I spent the last two weeks between the Kidney Care Centre (KCC) in New Westminster and the peritoneal dialysis (PD) unit at Royal Columbian Hospital to learn about the nutritional management of renal disease. Much like my placement during the diabetes education centre, the renal rotation focused on preventing the progression of a chronic disease and/or symptom management through dietary approaches.
The biggest challenge to dietary counselling for chronic disease (in my opinion) is inspiring a desire to change in patients. Just because food, nutrition, and health are important to me, doesn’t mean that every patient is going to share the same beliefs. Sometimes, diet is the last thing they want to talk about. How do we do what’s best for the patient when faced with this reality? One of my preceptors really emphasized to always start the conversation by asking the patient if there’s anything I can do for them, if they have any questions I can help answer. I think that’s a great way to start the conversation, establish rapport, and understand patient’s priorities. Sometimes, she said that she doesn’t end up talking about diet at all with a patient, and that’s okay. Another point I learned is to ask patient them if there’s anything they would be willing to do to meet a certain goal. This is part of assessing readiness for change and can help to make sure the goals are realistic for patients.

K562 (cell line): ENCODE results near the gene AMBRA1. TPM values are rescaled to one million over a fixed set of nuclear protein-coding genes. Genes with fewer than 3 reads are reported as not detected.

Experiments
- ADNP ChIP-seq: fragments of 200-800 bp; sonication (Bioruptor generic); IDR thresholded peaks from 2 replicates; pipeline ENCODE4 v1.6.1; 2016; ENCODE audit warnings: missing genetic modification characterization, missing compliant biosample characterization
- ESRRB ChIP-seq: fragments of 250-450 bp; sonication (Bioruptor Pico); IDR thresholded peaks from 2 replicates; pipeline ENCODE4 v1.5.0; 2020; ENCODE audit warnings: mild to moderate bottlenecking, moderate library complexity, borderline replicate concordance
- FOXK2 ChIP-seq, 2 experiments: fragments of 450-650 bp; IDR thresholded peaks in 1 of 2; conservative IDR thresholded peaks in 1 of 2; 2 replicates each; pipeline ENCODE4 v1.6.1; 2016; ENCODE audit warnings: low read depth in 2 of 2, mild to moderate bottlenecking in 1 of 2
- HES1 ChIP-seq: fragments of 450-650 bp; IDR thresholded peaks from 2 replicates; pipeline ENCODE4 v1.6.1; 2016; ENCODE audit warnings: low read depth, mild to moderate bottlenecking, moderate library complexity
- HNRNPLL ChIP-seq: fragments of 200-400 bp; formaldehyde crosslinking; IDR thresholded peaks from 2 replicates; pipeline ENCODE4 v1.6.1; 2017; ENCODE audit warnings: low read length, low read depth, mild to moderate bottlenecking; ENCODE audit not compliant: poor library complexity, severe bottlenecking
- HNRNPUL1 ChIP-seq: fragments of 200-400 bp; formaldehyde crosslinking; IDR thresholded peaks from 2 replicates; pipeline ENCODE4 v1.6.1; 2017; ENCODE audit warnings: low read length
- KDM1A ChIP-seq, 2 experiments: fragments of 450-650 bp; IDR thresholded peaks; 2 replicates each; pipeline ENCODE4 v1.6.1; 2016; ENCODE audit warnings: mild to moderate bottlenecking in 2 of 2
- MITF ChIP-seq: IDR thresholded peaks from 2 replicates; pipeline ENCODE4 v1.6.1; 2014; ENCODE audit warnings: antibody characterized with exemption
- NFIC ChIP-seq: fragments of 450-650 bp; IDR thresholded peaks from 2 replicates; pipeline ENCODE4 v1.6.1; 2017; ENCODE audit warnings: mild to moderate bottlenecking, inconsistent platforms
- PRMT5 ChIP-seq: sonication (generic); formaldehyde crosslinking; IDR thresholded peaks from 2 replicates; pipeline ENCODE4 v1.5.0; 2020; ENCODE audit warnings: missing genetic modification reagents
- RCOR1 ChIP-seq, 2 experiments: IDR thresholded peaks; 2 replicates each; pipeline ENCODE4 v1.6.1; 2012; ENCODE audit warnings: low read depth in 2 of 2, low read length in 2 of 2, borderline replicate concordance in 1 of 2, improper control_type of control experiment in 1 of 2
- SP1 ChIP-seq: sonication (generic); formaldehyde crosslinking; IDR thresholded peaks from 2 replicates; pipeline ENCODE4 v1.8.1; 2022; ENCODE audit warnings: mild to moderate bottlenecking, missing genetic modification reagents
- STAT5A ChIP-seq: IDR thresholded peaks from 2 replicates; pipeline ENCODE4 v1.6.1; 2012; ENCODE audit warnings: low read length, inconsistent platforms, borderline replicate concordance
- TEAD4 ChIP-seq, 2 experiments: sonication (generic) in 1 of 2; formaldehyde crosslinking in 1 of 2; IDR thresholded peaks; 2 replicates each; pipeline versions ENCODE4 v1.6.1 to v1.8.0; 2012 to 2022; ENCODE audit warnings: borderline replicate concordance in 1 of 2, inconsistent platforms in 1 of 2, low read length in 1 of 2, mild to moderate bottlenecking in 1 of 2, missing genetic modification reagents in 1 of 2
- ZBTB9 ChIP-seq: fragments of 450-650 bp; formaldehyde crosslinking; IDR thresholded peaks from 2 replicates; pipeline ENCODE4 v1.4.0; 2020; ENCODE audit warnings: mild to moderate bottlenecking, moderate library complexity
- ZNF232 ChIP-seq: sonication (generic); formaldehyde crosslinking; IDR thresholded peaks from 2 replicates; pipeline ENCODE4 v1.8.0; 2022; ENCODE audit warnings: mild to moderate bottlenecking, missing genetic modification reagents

One thing that I’ve been trying to work on is talking about making dietary changes with compassion and understanding. Patients are going through so much — chronic renal disease robs people of energy, and most of the patients are also experiencing other co-morbidities: diabetes, heart failure, hypertension, depression… the last thing they (or anyone) need is criticism about what they’ve been eating. Making suggestions in a gentle way, using positive rather than negative language, and explaining how the suggested change can impact what they care about are some strategies I picked up.
I learned about more medical stuff as well, like drugs commonly prescribed for dialysis/ renal failure patients, how peritoneal dialysis works, and fluid assessment in patients. Overall, I enjoyed learning about the complexities of renal disease, and it’s been a great couple of weeks.